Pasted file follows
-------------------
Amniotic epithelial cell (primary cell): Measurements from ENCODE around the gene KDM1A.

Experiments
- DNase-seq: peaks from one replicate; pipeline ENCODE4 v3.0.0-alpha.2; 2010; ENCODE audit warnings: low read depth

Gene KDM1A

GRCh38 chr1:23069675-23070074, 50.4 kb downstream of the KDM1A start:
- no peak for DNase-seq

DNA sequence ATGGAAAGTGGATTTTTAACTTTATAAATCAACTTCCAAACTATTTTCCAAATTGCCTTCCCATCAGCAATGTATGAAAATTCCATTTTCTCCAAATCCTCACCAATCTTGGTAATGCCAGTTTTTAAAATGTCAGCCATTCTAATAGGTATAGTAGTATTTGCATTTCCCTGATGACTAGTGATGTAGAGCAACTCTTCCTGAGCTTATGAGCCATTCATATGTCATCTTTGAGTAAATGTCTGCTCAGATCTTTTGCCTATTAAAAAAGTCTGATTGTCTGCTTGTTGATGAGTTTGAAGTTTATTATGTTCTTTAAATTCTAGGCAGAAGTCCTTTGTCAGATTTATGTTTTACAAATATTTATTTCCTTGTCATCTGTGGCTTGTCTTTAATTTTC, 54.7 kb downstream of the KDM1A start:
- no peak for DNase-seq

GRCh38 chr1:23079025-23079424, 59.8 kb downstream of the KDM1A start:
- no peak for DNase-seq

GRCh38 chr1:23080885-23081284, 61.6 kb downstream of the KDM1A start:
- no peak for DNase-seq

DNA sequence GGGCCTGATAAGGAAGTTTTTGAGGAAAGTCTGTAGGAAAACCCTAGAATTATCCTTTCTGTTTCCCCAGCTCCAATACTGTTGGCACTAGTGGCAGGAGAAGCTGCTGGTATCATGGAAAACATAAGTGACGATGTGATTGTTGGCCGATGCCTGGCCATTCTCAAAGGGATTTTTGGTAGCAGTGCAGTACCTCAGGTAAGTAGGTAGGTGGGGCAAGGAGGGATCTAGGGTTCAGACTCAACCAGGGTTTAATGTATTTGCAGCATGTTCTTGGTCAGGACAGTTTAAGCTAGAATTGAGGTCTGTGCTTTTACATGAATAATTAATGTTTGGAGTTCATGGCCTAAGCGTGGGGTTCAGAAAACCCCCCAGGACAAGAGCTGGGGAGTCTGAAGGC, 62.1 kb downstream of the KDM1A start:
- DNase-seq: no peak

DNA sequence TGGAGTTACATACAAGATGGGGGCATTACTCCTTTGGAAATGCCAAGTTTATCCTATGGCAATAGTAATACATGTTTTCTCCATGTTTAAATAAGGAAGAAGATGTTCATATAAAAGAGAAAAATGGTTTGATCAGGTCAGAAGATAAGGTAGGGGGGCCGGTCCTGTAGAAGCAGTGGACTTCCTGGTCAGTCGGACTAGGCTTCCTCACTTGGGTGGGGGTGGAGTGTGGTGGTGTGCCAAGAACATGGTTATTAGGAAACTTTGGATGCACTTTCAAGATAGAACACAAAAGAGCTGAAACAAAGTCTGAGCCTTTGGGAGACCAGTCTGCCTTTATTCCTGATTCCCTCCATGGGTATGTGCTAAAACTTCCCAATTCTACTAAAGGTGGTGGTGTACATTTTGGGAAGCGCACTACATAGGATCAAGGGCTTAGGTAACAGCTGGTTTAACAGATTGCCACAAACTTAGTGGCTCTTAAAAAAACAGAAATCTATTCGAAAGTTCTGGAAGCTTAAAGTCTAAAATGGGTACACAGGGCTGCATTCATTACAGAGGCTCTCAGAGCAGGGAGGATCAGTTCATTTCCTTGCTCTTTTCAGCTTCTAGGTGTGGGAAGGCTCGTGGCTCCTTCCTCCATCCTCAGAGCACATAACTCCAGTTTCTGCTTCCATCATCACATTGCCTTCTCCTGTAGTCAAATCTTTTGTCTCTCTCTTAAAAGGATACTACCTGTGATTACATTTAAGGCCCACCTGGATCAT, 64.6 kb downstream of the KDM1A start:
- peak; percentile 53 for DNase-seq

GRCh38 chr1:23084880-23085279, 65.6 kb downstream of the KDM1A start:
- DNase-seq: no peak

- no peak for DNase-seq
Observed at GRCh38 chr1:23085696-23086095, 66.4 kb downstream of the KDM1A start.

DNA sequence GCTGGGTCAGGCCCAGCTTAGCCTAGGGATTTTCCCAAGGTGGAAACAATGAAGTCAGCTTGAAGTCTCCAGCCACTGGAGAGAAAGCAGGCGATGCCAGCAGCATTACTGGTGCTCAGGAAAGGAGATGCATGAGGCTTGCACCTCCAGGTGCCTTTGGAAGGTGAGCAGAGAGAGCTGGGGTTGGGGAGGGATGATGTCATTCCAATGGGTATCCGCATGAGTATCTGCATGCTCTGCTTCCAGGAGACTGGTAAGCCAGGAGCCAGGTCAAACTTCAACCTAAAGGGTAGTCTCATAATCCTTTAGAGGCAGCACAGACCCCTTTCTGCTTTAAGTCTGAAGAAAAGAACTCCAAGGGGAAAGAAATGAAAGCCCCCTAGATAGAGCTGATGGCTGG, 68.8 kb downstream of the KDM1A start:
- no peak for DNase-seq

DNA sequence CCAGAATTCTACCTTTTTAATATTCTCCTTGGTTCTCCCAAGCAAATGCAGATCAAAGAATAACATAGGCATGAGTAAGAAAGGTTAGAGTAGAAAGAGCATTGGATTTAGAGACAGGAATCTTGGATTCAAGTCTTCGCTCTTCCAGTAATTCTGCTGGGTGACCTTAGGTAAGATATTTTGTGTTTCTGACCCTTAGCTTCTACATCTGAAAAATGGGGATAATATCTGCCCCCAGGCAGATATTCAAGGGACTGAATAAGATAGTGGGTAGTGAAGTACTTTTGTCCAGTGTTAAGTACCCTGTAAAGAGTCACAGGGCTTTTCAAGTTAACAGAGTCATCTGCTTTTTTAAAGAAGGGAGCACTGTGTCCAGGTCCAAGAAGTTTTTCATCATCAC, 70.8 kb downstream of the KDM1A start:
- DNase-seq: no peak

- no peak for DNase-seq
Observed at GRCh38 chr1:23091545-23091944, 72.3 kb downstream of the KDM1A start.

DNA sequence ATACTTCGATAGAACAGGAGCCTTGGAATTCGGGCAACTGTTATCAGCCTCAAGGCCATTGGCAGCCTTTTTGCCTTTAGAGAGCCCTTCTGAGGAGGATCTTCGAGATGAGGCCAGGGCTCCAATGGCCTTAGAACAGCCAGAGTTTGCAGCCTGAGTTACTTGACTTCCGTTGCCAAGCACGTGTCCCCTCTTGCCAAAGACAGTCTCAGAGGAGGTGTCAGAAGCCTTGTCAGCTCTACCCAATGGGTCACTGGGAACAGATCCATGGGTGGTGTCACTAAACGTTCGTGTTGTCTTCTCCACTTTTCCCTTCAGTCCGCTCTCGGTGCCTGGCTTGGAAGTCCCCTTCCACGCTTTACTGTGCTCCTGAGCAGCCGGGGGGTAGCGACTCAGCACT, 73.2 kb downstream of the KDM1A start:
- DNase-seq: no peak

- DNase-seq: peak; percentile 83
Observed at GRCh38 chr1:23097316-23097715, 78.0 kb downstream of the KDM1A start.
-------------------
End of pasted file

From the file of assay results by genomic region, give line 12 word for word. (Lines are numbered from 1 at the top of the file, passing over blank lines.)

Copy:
- no peak for DNase-seq